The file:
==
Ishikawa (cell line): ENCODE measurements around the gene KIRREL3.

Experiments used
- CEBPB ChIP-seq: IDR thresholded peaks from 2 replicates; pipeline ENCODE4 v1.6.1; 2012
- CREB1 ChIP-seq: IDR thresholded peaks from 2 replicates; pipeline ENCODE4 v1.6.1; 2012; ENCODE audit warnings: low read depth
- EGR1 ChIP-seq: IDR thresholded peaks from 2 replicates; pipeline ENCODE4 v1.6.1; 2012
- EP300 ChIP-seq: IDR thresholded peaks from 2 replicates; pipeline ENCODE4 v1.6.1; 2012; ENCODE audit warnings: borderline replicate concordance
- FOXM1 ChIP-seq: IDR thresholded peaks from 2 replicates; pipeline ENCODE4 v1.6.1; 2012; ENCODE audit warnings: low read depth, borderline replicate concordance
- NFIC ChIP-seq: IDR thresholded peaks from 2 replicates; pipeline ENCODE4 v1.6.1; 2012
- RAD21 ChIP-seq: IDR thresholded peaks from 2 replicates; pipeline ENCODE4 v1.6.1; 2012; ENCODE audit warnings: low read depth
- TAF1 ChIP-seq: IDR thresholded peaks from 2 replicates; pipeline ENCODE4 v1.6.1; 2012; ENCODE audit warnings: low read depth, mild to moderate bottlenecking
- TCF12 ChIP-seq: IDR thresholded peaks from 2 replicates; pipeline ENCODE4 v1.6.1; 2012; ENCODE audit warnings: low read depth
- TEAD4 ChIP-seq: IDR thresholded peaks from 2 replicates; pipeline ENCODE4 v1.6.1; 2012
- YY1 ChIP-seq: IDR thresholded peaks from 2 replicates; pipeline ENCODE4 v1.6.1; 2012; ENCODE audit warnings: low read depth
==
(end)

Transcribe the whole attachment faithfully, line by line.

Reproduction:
Ishikawa (cell line): ENCODE measurements around the gene KIRREL3.

Experiments used
- CEBPB ChIP-seq: IDR thresholded peaks from 2 replicates; pipeline ENCODE4 v1.6.1; 2012
- CREB1 ChIP-seq: IDR thresholded peaks from 2 replicates; pipeline ENCODE4 v1.6.1; 2012; ENCODE audit warnings: low read depth
- EGR1 ChIP-seq: IDR thresholded peaks from 2 replicates; pipeline ENCODE4 v1.6.1; 2012
- EP300 ChIP-seq: IDR thresholded peaks from 2 replicates; pipeline ENCODE4 v1.6.1; 2012; ENCODE audit warnings: borderline replicate concordance
- FOXM1 ChIP-seq: IDR thresholded peaks from 2 replicates; pipeline ENCODE4 v1.6.1; 2012; ENCODE audit warnings: low read depth, borderline replicate concordance
- NFIC ChIP-seq: IDR thresholded peaks from 2 replicates; pipeline ENCODE4 v1.6.1; 2012
- RAD21 ChIP-seq: IDR thresholded peaks from 2 replicates; pipeline ENCODE4 v1.6.1; 2012; ENCODE audit warnings: low read depth
- TAF1 ChIP-seq: IDR thresholded peaks from 2 replicates; pipeline ENCODE4 v1.6.1; 2012; ENCODE audit warnings: low read depth, mild to moderate bottlenecking
- TCF12 ChIP-seq: IDR thresholded peaks from 2 replicates; pipeline ENCODE4 v1.6.1; 2012; ENCODE audit warnings: low read depth
- TEAD4 ChIP-seq: IDR thresholded peaks from 2 replicates; pipeline ENCODE4 v1.6.1; 2012
- YY1 ChIP-seq: IDR thresholded peaks from 2 replicates; pipeline ENCODE4 v1.6.1; 2012; ENCODE audit warnings: low read depth